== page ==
The veterinarians and staff at the Irving Pet Hospital are pleased to provide you with an online newsletter. This fun and fact-filled newsletter is updated on a regular basis.

Included in the newsletter are articles pertaining to pet care, information on our animal hospital, as well as news on the latest trends and discoveries in veterinary medicine.

Please enjoy the newsletter!

Current Newsletter Topics

Thanksgiving: Sharing the Bounty with Your Pets

Thanksgiving is a holiday meant for gathering around the dinner table with family and friends to share in your thanks for all that you have and all that you’re about to consume! For many pet owners, Fido and Mittens are valued members of the family and saying ‘no’ to their pleading eyes may be something you skimp on given the special occasion.

You may already know of the Thanksgiving foods to avoid feeding your pet, for various health and safety reasons. Those foods include raw or bone-ridden bits of turkey, raw bread dough and cake batter, walnuts, mushrooms, onions and garlic, sage and nutmeg, and, of course, chocolate. There are, however, some foods which should be perfectly safe to share with most pets.

Turkey – In small amounts, and without bones or excess skin and fat, cooked turkey is just fine to feed your pets under the table.

Pumpkin – Again, in small amounts, pumpkin is safe for pets and can even quell an upset stomach if they’ve overdone it on other tasty Thanksgiving fare. With a bounty of beta carotene, vitamins, and fiber, pumpkin also helps with digestion. And, if you’re trying to help your pet slim down, it’s low-calorie!

Sweet Potatoes – If your pets are at your feet during meal preparation, a taste of sweet potato won’t hurt them. Just be sure it’s before you add any of the sweet deliciousness, as pets will have a hard time digesting it. Cooked and plain is the way to go.

Veggies – Most pets enjoy the satisfying crunch of raw vegetables. Carrots and broccoli are packed with beneficial vitamins!

Even though it’s Thanksgiving remember: Everything in moderation, especially for your pets. If your kitty or pooch does overindulge, they could develop a serious upset stomach, diarrhea, or an inflammatory condition of the pancreas. Try to keep your pets on their regular diets through the holiday and supplement the above Thanksgiving goodies only as small treats.

Veterans and Dogs: Companions of Hope

With Veteran's Day quickly approaching, it is an opportune time to commemorate not only our soldiers and veterans- but those important canine friends that help our servicemen and servicewomen’s reentry to American life.

Engaging in military battles or conflict can create anxiety in even the hardiest of soldiers. Unfortunately, sometimes that anxiety permeates their emotional state in such a way so as to disrupt their attempts at a "normal" life once they return home.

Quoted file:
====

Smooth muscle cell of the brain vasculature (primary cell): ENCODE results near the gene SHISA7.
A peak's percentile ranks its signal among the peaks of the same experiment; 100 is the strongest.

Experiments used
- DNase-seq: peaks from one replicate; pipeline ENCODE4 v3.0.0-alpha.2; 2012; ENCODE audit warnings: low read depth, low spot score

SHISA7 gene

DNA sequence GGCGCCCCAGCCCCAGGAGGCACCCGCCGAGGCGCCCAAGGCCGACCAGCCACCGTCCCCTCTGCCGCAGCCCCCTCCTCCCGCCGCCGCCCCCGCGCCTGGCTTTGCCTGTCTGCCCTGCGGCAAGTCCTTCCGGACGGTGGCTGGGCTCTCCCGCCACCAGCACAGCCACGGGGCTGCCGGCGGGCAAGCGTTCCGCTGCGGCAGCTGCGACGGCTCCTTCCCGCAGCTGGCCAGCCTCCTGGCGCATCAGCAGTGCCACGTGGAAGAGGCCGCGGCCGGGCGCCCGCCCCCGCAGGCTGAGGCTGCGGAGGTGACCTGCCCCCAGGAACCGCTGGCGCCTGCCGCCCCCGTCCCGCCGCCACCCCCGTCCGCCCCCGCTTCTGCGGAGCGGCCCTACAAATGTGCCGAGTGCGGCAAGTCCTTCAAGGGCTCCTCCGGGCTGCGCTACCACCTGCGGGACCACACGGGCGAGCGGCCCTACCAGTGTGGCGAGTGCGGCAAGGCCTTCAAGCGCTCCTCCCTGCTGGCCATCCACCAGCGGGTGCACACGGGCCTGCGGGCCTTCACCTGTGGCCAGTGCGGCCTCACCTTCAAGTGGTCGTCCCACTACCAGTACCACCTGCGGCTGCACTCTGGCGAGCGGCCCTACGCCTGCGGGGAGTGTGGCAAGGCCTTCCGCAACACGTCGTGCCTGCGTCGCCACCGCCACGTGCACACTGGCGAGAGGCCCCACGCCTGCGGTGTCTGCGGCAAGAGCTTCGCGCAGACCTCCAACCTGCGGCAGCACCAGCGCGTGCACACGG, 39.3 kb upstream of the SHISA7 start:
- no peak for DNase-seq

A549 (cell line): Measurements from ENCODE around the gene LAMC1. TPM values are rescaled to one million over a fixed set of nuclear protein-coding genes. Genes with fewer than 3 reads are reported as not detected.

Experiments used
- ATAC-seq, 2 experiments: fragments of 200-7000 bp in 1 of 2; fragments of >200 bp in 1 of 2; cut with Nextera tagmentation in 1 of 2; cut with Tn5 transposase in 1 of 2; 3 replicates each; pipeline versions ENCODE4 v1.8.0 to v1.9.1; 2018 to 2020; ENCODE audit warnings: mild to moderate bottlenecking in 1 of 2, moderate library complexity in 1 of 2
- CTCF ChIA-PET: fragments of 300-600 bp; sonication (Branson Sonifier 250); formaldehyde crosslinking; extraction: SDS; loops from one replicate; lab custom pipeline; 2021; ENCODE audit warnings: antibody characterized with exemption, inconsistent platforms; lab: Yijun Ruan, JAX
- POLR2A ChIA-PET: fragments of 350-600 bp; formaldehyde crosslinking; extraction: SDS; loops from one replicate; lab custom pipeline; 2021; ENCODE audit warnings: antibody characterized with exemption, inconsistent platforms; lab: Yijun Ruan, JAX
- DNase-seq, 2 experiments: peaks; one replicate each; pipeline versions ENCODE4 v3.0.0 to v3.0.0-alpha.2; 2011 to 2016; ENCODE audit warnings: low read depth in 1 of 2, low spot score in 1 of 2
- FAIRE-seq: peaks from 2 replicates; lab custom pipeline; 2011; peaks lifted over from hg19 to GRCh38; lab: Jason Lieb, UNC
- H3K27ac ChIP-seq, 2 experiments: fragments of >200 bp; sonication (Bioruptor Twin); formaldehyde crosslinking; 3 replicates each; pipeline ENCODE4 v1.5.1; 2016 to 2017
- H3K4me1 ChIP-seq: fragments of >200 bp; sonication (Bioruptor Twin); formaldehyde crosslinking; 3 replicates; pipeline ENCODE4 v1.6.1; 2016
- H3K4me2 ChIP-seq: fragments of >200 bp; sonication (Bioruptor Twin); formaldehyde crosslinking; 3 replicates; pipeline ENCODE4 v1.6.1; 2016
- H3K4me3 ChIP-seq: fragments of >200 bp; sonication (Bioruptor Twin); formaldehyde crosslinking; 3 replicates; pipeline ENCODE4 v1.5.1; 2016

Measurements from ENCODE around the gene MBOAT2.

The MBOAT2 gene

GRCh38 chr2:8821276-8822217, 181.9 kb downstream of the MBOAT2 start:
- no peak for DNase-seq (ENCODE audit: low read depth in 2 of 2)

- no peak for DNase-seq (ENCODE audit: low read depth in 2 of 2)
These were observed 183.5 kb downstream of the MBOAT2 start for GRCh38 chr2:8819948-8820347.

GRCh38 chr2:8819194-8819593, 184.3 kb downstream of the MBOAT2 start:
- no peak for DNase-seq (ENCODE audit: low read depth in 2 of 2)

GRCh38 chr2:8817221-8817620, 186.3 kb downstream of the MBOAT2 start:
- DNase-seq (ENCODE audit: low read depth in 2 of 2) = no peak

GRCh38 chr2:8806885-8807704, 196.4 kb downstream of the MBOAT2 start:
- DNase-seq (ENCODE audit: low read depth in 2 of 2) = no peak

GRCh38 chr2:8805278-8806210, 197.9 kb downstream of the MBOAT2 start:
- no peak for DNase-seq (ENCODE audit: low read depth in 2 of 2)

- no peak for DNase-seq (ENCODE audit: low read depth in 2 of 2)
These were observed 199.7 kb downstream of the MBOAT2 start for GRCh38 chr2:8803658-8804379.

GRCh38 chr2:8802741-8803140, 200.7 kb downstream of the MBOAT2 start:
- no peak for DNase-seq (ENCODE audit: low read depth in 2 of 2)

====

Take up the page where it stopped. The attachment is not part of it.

Oftentimes, returned soldiers can suffer not only from anxiety but also from depression, fear and substance abuse. Anyone who has gone through a life-threatening event can develop Post Traumatic Stress Disorder (PTSD) that can include reliving the experience through memories, nightmares or flashbacks. PTSD can also cause a victim to avoid situations that remind him/her of the event, create negative feelings, and initiate hyperarousal (living with a chronic state of fight or flight). These hard-to-overcome emotions can paralyze veterans, dismantle family life, and prevent an individual’s chance at happiness.

PTSD Therapy Dog

Pawsible Help

A specially trained PTSD dog can give its owner a sense of comfort, security, calm. Like all service dogs, a psychiatric service dog is individually trained to perform tasks that mitigate the owner’s disability. With PTSD, some of these mitigating tasks may involve:

- Providing environmental assessments (entering a room prior to the owner and making sure “the coast is clear”)
- Interrupting an owner’s repetitive or injurious behavior
- Reminding the owner to take medication
- Guiding the handler away from stressful situations.

PTSD Therapy Dog

Creature Comforts

Much research has been performed that demonstrates dogs’ ability to serve as good companions, elicit feelings of love and affection, and reduce stress in humans. These and other natural canine virtues make dogs the perfect therapist for a PTSD survivor. These well-trained service dogs draw individuals out of their shells and help them overcome their emotional numbness or fear. Researchers have also concluded that human-dog bonding has biological effects such as adjusting serotonin levels, lowering blood pressure and overcoming depression.

If you or someone you care about has been affected by PTSD and could benefit from special canine companionship, contact either of the following organizations for more information:

- Canines 4 Hope, 1-772-631-4931 or
- Service Dog Express,

Thanksgiving Tips for Pets

Thanksgiving is a wonderful time to gather with family and friends and indulge (and, sometimes, over-indulge) in delicious holiday treats. You can be sure that if your cat or dog is around for the festivities, they'll want to share some of the goodies, too. But no matter how much your pets purr, plead, whine or whimper, owners should remember that holiday treats that are tasty for people can be potentially harmful for pets.

Thanksgiving foods may look tasty to your pet, but they could be harmful.

The typical Thanksgiving spread is flush with a variety of foods, from savory fare like turkey and stuffing to sweet foods like yams and cream pies. Your pet's diet is much blander and boring, and for good reason—foods with lots of fat, dairy and spices can cause vomiting and diarrhea in pets. For this reason, it's best to avoid letting Rover dine on the usual turkey day leftovers. If you must give your pet some holiday foods, stick to dishes like boiled potatoes or rice, which will not upset your pet's stomach.